November 14

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The Retirement Reality Check and a Puppy Named Odie

Quick Family Update:  We got a puppy!  His name is Odie and he is adorable.  We adopted him from a “foster” home full of rescue dogs.  He’s five months old and only eight pounds.  Even our veterinarian can’t figure out his breed.  We think he is some combination of Chihuahua, terrier, mini pincher, and wiener dog.

 

David Kennon’s Retirement Reality Check

I often extol the virtues of the stock market. Yet, I give very little attention to the bond market.  That ends now.

The key to any successful investment strategy is utilizing a disciplined and balanced approach- which includes bonds.

At its core, a bond is simply a loan you are giving to a government entity or a corporation.  You are the bank, and they are the borrower.

For example, let’s say the New Jersey turnpike needs to fix potholes in the roads.  They might raise money to complete the project by selling bonds to the public.  For example, they might say, “If you buy one of our bonds, we will pay you 3% interest for the next five years.”

The portfolios I utilize usually consist of thousands of bonds (using mutual funds, index funds, and exchange traded funds).

It is harder for me to go WAY back in history with the bond markets, because it wasn’t closely tracked until the 70’s.

The Barclay’s U.S. Aggregate Bond Index started in 1975.  It currently represents 8,200 bonds with a total value of $15 trillion dollars (43% of the total U.S. bond market).

Between 1975 and 2016 the bond index returned an average of 7.68%.  $100,000 in the bond index starting in 1975 would be worth over $2,000,000 now.

The WORST year the index had during that time periods was 1993 where it lost -2.92%.  The best year was 1981 where it returned 32.62%.   In the past ten years the returns have been:

Year Return
2006 4.34%
2007 6.97%
2008 5.24%
2009 5.93%
2010 6.54%
2011 7.84%
2012 4.22%
2013 -2.02%
2014 5.97%
2015 .55%
2016 (Year-to-date) 5.02%

In fact, in the past 40 years, the bond index has gone down a mere 3 times  (-2.92% in 1993, -.92% in 1998 and -2.02% in 2012).

Another nice facet of bonds is that, in general, they are not correlated to the stock market.  This means that when the stock market goes down, it does not automatically mean bonds go down as well.  In 2001 the S and P 500 was down -22% and the bond index was up +10.26%.  In 2008, the S & P was down -37% and the bond market was up +5.24%.

Bear in mind that bond yields (how much interest they pay) are at historic lows.  This is directly tied to low interest rates.  Many people feel that bonds will return less in the future because interest rates are so low.  There is a lot of truth to this.  But if bonds only return HALF of what they have returned over the past 40 years, I still think you would be happy.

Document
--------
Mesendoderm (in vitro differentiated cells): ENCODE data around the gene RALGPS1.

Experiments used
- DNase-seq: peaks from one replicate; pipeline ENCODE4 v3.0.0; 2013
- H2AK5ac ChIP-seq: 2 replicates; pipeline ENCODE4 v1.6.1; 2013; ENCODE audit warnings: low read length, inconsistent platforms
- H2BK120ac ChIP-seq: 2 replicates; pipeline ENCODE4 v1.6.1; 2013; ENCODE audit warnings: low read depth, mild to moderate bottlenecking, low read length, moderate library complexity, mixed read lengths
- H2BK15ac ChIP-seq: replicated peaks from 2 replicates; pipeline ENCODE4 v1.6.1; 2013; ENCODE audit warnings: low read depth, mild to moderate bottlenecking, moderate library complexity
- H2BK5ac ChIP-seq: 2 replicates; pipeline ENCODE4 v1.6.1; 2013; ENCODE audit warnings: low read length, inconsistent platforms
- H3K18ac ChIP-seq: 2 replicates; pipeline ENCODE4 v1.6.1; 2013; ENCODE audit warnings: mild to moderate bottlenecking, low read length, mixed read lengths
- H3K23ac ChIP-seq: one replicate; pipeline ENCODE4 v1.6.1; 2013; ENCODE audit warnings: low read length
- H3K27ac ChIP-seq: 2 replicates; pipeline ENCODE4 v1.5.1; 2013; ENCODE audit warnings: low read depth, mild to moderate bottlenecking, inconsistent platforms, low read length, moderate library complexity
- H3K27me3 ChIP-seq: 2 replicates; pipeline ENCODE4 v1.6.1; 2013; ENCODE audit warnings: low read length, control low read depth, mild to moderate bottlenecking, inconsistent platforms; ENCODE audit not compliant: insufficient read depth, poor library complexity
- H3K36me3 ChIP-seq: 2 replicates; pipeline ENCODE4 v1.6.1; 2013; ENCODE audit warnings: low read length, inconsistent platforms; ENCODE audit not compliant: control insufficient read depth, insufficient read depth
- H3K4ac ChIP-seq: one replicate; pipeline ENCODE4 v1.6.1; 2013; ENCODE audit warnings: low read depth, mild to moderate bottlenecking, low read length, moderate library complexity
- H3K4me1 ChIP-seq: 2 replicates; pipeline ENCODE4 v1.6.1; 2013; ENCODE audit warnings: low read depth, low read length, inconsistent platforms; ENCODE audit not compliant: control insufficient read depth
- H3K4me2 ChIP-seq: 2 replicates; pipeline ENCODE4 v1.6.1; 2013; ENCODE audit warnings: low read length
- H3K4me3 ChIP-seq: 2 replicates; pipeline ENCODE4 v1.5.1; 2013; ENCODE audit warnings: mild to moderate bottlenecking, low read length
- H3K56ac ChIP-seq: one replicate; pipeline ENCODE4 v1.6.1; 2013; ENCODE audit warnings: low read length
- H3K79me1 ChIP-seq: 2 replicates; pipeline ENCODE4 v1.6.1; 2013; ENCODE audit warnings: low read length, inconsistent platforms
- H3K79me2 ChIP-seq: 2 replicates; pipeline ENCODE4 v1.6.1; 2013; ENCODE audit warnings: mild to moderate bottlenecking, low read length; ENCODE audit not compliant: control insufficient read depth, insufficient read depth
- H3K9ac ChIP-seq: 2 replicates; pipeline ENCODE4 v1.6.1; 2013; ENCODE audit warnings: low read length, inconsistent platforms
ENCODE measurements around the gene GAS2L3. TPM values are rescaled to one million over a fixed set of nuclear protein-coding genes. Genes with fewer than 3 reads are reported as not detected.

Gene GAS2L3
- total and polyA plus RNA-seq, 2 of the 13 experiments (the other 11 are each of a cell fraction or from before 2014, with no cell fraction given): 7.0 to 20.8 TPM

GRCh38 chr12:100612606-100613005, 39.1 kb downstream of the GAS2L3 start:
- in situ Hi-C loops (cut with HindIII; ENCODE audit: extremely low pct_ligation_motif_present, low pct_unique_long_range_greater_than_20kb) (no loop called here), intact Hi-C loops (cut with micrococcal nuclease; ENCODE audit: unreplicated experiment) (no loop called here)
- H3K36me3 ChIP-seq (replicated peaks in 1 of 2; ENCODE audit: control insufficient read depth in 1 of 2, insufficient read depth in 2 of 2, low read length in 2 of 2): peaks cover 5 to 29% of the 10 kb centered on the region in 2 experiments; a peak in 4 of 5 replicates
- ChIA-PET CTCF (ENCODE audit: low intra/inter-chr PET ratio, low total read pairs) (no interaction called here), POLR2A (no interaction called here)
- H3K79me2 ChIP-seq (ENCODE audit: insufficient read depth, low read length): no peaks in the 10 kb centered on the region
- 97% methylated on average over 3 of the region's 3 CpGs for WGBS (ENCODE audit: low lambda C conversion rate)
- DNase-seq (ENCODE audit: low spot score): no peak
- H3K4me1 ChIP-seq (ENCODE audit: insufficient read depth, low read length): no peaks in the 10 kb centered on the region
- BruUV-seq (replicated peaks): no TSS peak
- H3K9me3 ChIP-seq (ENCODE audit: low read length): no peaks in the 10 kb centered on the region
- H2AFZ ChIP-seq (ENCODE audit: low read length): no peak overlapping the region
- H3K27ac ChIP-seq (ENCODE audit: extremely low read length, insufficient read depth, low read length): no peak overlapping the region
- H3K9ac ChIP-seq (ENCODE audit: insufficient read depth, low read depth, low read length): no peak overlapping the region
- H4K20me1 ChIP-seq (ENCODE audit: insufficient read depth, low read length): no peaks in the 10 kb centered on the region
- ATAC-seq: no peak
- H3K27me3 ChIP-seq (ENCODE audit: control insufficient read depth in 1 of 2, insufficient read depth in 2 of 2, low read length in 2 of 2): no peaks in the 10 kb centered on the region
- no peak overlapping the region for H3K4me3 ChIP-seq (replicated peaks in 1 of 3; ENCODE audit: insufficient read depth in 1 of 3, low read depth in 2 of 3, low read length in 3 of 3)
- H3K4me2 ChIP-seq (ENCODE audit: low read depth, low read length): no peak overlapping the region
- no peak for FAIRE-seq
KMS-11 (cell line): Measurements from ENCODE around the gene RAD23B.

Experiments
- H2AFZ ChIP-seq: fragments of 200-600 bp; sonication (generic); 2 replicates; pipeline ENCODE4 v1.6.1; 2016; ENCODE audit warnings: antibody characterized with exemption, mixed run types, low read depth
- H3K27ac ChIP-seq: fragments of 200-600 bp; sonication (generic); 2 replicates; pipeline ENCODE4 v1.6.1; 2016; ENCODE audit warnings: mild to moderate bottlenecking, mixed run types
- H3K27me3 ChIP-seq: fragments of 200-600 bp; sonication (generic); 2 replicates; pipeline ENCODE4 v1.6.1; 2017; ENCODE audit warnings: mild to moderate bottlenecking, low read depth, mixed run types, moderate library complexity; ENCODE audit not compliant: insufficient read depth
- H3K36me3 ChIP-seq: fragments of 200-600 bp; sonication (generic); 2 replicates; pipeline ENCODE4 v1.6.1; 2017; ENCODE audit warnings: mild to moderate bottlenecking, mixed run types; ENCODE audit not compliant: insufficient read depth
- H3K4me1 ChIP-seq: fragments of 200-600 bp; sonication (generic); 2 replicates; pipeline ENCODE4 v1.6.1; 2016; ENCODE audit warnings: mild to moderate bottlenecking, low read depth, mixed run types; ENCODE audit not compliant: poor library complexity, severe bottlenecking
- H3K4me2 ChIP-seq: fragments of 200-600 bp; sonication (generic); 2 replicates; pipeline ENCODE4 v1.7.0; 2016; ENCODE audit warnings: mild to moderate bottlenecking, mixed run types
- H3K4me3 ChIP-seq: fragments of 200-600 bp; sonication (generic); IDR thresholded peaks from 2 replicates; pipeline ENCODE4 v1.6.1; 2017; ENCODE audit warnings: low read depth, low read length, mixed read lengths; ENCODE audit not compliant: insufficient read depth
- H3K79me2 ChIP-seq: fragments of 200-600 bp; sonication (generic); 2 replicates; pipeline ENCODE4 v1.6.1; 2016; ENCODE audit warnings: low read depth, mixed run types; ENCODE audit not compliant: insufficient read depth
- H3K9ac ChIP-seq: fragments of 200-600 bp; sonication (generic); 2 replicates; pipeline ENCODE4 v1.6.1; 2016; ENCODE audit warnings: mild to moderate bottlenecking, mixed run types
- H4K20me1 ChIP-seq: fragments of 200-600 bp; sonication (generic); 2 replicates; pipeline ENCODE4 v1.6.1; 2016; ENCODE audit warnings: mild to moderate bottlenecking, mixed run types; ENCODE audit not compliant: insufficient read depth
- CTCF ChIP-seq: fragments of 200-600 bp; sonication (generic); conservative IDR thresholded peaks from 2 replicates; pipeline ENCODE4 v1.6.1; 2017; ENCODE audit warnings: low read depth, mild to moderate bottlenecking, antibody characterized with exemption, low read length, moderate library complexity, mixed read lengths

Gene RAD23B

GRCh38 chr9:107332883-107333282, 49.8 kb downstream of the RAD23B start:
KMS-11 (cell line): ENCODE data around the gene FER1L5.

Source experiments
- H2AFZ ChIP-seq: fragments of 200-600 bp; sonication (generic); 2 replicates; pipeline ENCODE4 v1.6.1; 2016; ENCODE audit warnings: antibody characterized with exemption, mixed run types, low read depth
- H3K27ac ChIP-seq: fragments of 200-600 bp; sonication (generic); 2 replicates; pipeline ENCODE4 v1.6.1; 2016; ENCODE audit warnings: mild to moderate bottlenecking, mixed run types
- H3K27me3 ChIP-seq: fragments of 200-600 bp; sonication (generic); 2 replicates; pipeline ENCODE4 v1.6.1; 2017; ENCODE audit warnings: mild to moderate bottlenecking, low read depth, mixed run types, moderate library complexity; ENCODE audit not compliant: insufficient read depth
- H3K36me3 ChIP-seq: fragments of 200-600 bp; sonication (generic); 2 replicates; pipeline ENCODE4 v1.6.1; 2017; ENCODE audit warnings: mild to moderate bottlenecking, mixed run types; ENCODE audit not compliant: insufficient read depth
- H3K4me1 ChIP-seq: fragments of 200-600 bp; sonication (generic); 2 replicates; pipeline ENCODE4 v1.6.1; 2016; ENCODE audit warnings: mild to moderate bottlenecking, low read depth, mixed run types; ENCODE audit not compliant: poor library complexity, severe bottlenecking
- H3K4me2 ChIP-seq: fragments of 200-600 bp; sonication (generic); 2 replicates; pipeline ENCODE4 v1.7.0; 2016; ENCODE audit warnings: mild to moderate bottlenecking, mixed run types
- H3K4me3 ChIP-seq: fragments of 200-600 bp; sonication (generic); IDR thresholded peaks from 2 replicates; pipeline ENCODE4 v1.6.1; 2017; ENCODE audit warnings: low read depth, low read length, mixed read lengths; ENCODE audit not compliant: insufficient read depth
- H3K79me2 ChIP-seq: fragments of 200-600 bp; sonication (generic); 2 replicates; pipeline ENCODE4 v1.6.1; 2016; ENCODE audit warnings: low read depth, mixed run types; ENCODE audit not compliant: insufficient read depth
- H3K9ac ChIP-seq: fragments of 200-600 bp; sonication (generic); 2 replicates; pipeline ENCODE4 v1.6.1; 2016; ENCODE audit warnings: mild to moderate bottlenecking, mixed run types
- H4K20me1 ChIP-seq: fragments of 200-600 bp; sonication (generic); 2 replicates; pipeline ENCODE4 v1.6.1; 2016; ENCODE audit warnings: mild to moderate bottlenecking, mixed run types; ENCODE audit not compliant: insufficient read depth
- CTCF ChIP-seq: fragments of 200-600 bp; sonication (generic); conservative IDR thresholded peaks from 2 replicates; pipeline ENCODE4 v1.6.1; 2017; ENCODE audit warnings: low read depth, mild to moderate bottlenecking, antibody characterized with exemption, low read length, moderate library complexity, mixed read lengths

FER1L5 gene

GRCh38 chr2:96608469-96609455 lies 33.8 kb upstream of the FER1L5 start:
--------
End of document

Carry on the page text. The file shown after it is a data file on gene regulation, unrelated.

So, in conclusion, bonds have a place in a diversified, balanced portfolio. While we may not see the high returns of the past 40 years, bonds are less volatile and a good non-correlated asset to employ.

Be Blessed!

Dave

P.S.-  For all my highly-technical friends.  Here is a link to a whitepaper published by Vanguard.  It outlines why the financial media is over-hyping low-interest rates and their connection with bond returns.

Click here:   https://personal.vanguard.com/pdf/s807.pdf

The return of principal for bond funds and for funds with significant underlying bond holdings is not guaranteed. Fund shares are subject to the same interest rate, inflation and credit risks associated with the underlying bond holdings.

The value of fixed-income securities may be affected by changing interest rates and changes in credit ratings of the securities.

Past performance is no guarantee of future results. Inherent in any investment is the potential for loss. Indexes are unmanaged portfolios and individuals cannot invest directly in an index.  Actual results will vary.

This communication is for informational purposes only and nothing herein should be construed as a solicitation, recommendation or an offer to buy or sell any securities or product, and does not constitute legal or tax advice. The information contained herein has been obtained from sources believed to be reliable but we do not guarantee accuracy or completeness. Do not act or rely upon the information and advice given in this publication without seeking the services of competent and professional legal, tax, or accounting counsel.

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